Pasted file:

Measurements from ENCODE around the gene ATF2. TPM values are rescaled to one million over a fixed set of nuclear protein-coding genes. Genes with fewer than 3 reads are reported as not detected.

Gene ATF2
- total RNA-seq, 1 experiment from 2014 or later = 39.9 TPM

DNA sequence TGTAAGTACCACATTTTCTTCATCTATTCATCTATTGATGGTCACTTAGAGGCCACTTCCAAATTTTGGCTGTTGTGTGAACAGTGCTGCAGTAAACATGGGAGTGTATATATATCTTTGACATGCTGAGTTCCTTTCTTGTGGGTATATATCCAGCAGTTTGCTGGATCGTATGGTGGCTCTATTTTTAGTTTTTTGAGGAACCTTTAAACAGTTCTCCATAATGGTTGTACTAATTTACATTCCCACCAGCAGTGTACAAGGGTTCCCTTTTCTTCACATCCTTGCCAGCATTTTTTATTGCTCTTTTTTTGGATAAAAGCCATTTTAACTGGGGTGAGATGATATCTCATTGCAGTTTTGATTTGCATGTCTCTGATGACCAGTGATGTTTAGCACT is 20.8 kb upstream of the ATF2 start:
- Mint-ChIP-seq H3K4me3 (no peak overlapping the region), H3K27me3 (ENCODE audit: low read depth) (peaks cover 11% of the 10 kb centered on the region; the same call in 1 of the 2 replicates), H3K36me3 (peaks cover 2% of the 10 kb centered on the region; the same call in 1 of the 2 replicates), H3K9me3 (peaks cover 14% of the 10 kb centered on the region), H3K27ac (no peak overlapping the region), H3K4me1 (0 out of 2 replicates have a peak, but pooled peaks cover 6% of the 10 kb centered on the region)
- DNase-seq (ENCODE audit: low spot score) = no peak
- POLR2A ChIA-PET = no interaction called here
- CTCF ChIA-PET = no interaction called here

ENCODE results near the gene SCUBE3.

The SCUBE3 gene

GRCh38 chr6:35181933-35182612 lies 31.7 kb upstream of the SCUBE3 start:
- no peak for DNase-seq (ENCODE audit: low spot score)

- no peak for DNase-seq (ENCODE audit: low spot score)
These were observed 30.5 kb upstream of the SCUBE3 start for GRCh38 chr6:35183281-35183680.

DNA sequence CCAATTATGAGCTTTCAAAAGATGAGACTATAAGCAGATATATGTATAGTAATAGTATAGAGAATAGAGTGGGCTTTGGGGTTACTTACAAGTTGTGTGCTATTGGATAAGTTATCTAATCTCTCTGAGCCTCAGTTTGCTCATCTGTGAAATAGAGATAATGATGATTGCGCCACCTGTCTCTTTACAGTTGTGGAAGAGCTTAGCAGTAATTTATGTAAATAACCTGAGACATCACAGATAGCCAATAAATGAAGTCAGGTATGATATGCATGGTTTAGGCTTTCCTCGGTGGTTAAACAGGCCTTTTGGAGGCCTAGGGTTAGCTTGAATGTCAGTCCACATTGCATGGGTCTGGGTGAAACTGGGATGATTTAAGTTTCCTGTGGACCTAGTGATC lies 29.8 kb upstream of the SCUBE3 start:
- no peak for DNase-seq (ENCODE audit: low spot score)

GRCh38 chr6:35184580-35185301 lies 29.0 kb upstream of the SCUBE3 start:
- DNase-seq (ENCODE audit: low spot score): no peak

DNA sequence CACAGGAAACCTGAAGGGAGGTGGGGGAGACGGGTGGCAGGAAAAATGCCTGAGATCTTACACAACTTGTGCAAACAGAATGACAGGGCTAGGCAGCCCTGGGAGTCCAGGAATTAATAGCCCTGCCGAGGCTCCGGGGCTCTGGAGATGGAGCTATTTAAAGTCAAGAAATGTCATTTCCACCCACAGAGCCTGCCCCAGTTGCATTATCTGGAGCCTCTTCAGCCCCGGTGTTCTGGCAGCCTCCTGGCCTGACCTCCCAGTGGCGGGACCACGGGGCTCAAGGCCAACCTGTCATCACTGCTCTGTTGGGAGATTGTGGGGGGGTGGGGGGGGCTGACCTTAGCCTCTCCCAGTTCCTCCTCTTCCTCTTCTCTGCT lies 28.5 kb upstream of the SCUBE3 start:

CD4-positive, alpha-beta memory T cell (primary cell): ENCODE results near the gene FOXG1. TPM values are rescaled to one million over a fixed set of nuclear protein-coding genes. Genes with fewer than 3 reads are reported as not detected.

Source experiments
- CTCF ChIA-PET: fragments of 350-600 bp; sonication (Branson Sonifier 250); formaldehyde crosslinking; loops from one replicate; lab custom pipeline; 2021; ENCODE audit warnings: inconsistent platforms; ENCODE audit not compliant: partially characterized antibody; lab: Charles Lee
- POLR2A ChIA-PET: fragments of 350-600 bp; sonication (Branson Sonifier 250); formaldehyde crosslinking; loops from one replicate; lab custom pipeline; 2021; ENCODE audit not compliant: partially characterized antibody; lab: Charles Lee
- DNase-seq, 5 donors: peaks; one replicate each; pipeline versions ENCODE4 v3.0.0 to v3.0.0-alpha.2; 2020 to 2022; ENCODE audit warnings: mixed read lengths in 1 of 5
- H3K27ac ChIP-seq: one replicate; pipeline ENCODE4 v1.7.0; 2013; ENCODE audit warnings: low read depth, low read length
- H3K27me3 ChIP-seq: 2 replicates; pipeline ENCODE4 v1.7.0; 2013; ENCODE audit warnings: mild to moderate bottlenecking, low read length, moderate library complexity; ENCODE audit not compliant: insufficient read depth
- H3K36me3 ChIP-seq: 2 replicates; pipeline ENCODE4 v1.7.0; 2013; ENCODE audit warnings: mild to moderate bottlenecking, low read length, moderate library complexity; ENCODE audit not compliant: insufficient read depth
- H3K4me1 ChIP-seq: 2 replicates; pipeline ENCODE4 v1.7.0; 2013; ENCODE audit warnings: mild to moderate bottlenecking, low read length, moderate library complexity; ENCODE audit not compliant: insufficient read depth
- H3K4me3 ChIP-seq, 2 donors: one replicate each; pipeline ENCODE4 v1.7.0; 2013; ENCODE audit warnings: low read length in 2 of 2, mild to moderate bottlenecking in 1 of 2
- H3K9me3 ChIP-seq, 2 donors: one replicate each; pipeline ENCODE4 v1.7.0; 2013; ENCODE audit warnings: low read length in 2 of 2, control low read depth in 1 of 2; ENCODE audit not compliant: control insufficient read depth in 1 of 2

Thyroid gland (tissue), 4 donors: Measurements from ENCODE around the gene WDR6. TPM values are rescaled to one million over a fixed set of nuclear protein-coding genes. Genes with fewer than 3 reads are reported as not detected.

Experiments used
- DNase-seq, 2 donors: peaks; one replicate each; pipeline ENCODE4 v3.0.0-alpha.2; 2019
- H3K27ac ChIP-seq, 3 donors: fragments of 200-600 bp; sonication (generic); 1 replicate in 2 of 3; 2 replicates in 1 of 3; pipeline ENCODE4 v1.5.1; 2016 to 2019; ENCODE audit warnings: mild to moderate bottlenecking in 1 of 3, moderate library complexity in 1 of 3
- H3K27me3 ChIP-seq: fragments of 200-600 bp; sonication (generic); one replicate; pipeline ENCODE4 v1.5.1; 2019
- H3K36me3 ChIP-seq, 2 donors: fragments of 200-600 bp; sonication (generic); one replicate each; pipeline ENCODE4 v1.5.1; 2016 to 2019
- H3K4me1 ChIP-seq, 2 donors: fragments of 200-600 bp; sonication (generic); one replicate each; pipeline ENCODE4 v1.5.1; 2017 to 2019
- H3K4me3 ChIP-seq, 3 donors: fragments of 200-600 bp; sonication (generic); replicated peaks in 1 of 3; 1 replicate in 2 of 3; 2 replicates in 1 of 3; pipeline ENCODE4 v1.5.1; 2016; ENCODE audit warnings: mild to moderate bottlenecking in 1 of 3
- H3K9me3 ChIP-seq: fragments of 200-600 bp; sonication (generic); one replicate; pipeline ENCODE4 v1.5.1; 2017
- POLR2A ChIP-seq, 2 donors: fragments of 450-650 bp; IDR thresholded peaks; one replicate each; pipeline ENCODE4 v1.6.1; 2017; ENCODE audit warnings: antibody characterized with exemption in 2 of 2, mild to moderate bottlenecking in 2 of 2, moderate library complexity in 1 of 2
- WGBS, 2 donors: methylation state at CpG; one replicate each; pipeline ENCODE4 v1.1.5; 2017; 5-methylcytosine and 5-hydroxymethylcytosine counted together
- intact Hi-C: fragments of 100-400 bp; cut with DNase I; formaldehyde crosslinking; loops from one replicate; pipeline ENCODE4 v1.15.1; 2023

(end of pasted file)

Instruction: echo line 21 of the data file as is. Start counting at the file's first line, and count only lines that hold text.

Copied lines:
Source experiments